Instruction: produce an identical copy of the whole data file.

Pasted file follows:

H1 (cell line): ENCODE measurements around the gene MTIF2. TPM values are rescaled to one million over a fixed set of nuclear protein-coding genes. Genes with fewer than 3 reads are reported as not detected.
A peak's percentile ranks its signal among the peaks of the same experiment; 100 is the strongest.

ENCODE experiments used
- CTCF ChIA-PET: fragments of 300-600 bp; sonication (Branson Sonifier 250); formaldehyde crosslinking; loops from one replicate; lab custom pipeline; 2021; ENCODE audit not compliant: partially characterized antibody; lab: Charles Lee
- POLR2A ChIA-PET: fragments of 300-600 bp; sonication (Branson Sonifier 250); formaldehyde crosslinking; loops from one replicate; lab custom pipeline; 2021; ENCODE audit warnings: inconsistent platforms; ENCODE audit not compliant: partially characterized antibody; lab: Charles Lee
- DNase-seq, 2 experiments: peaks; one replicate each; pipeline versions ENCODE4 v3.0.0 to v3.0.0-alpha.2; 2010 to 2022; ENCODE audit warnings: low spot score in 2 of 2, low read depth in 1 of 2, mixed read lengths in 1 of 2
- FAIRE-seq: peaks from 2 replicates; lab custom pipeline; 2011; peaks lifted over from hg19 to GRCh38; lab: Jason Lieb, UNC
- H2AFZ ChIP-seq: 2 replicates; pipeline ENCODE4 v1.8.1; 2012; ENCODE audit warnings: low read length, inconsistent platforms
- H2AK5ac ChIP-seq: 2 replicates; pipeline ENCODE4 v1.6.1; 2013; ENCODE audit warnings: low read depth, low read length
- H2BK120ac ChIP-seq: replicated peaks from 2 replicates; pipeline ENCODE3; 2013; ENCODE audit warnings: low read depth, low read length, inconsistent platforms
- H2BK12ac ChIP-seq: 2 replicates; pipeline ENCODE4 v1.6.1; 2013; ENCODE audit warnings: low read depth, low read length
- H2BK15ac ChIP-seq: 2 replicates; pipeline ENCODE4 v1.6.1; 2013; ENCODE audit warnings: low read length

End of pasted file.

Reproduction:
H1 (cell line): ENCODE measurements around the gene MTIF2. TPM values are rescaled to one million over a fixed set of nuclear protein-coding genes. Genes with fewer than 3 reads are reported as not detected.
A peak's percentile ranks its signal among the peaks of the same experiment; 100 is the strongest.

ENCODE experiments used
- CTCF ChIA-PET: fragments of 300-600 bp; sonication (Branson Sonifier 250); formaldehyde crosslinking; loops from one replicate; lab custom pipeline; 2021; ENCODE audit not compliant: partially characterized antibody; lab: Charles Lee
- POLR2A ChIA-PET: fragments of 300-600 bp; sonication (Branson Sonifier 250); formaldehyde crosslinking; loops from one replicate; lab custom pipeline; 2021; ENCODE audit warnings: inconsistent platforms; ENCODE audit not compliant: partially characterized antibody; lab: Charles Lee
- DNase-seq, 2 experiments: peaks; one replicate each; pipeline versions ENCODE4 v3.0.0 to v3.0.0-alpha.2; 2010 to 2022; ENCODE audit warnings: low spot score in 2 of 2, low read depth in 1 of 2, mixed read lengths in 1 of 2
- FAIRE-seq: peaks from 2 replicates; lab custom pipeline; 2011; peaks lifted over from hg19 to GRCh38; lab: Jason Lieb, UNC
- H2AFZ ChIP-seq: 2 replicates; pipeline ENCODE4 v1.8.1; 2012; ENCODE audit warnings: low read length, inconsistent platforms
- H2AK5ac ChIP-seq: 2 replicates; pipeline ENCODE4 v1.6.1; 2013; ENCODE audit warnings: low read depth, low read length
- H2BK120ac ChIP-seq: replicated peaks from 2 replicates; pipeline ENCODE3; 2013; ENCODE audit warnings: low read depth, low read length, inconsistent platforms
- H2BK12ac ChIP-seq: 2 replicates; pipeline ENCODE4 v1.6.1; 2013; ENCODE audit warnings: low read depth, low read length
- H2BK15ac ChIP-seq: 2 replicates; pipeline ENCODE4 v1.6.1; 2013; ENCODE audit warnings: low read length